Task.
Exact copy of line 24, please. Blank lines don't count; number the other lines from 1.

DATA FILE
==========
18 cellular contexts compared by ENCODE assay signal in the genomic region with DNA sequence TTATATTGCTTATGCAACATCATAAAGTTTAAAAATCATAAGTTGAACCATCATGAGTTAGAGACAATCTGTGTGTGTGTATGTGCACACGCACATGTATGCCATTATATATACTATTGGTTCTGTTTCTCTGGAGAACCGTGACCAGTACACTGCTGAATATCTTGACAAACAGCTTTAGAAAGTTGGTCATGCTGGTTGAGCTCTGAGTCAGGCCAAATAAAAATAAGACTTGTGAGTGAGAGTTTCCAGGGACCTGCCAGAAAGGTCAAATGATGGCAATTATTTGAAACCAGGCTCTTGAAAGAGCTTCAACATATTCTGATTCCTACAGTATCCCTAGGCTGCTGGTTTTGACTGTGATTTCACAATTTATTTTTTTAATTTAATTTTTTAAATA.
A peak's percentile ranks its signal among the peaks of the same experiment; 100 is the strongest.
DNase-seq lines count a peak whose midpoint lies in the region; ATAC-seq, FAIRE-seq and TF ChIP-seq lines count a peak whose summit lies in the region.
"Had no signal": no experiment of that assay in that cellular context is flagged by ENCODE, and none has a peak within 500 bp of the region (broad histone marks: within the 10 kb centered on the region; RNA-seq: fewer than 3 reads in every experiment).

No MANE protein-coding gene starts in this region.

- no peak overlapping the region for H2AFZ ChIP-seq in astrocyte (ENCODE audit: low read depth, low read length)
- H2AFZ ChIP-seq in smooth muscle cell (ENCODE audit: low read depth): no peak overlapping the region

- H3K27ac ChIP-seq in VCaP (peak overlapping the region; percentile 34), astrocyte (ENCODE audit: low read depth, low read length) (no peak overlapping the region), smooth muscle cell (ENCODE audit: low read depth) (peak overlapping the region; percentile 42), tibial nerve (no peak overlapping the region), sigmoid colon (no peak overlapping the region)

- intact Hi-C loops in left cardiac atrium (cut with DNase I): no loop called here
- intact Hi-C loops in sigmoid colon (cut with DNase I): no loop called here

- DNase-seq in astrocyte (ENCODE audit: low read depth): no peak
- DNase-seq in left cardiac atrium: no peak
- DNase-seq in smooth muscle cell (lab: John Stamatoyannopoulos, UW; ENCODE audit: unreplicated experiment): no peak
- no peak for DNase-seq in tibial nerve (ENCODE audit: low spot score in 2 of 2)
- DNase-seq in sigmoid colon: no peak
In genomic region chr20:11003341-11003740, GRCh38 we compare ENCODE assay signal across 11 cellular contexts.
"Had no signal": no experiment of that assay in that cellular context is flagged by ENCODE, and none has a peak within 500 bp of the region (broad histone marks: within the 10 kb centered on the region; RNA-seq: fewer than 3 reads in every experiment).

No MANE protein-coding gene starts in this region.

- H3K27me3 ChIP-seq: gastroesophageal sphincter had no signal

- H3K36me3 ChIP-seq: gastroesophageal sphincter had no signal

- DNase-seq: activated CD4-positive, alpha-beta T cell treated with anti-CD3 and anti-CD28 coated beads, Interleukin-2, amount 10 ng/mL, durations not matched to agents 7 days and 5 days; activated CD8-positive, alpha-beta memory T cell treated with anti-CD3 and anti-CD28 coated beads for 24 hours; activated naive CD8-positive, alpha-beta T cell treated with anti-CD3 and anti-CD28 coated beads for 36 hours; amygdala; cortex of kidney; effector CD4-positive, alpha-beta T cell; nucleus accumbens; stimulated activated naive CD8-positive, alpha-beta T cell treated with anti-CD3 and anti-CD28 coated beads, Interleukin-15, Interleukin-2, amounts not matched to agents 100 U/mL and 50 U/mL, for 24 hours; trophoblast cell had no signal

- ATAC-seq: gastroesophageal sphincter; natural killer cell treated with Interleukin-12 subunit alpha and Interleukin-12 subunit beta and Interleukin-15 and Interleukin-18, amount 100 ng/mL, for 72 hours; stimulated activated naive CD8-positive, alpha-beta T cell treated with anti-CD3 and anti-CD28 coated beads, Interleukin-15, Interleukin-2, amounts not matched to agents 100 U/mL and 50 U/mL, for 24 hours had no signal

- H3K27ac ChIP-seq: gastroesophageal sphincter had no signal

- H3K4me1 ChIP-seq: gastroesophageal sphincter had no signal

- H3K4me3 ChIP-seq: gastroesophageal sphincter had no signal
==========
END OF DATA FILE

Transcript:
- H3K4me1 ChIP-seq: gastroesophageal sphincter had no signal